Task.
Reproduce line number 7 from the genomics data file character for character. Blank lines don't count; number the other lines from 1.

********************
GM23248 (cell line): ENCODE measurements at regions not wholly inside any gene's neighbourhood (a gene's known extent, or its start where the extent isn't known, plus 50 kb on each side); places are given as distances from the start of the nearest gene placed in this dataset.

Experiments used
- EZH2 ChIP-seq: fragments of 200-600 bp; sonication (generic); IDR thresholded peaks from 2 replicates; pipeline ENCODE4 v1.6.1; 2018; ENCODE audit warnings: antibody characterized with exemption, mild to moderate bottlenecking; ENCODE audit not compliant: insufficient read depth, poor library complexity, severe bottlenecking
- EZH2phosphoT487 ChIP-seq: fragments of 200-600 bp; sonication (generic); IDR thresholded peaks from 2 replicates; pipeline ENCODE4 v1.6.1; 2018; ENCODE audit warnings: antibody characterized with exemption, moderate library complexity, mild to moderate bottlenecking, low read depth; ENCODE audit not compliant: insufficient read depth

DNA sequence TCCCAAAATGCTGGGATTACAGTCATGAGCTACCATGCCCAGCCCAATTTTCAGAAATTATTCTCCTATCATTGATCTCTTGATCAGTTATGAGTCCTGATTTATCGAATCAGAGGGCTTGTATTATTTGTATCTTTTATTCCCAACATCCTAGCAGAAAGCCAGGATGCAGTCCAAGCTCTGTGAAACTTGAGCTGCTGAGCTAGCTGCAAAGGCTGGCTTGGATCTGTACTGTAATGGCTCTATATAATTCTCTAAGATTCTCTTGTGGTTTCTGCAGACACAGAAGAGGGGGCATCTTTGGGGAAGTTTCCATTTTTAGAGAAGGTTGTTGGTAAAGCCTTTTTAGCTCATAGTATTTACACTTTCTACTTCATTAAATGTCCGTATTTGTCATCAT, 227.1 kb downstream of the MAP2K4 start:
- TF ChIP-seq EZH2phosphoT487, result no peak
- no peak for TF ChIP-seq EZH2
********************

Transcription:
- no peak for TF ChIP-seq EZH2